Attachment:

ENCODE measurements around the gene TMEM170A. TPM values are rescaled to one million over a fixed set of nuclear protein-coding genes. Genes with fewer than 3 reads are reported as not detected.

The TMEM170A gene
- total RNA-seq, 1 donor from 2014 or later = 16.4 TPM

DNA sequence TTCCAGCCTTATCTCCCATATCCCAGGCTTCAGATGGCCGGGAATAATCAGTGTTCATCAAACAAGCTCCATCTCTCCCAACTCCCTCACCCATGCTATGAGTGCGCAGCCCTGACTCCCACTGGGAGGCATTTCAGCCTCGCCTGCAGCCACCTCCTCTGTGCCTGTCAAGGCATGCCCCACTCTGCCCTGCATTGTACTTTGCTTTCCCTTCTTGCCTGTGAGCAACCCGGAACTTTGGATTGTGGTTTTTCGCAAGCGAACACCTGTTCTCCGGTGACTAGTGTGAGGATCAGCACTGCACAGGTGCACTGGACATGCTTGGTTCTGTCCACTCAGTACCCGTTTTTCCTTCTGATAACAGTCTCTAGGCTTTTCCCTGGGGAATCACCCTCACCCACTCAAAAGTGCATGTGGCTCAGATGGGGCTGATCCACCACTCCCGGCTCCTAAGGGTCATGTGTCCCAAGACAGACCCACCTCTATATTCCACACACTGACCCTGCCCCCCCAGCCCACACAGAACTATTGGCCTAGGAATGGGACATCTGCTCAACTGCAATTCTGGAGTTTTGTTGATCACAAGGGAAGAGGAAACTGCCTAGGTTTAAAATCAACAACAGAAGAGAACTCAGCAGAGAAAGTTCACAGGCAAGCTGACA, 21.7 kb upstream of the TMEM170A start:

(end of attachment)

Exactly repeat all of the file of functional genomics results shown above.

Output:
ENCODE measurements around the gene TMEM170A. TPM values are rescaled to one million over a fixed set of nuclear protein-coding genes. Genes with fewer than 3 reads are reported as not detected.

The TMEM170A gene
- total RNA-seq, 1 donor from 2014 or later = 16.4 TPM

DNA sequence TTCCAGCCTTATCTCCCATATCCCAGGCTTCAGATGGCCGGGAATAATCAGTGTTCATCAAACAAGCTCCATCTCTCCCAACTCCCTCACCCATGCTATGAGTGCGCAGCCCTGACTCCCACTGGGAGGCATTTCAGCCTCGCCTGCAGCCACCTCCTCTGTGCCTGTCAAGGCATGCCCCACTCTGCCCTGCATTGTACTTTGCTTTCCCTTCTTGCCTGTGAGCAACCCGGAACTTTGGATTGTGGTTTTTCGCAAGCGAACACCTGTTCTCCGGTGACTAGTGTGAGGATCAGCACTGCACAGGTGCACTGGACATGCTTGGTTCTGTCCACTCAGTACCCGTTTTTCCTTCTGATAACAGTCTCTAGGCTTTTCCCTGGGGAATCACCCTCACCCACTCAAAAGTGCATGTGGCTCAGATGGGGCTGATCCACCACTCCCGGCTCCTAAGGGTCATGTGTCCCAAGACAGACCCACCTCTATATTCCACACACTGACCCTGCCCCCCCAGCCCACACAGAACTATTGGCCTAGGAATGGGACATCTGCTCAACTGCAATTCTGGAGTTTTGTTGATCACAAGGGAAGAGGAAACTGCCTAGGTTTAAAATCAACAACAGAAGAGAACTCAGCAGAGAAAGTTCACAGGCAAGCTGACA, 21.7 kb upstream of the TMEM170A start: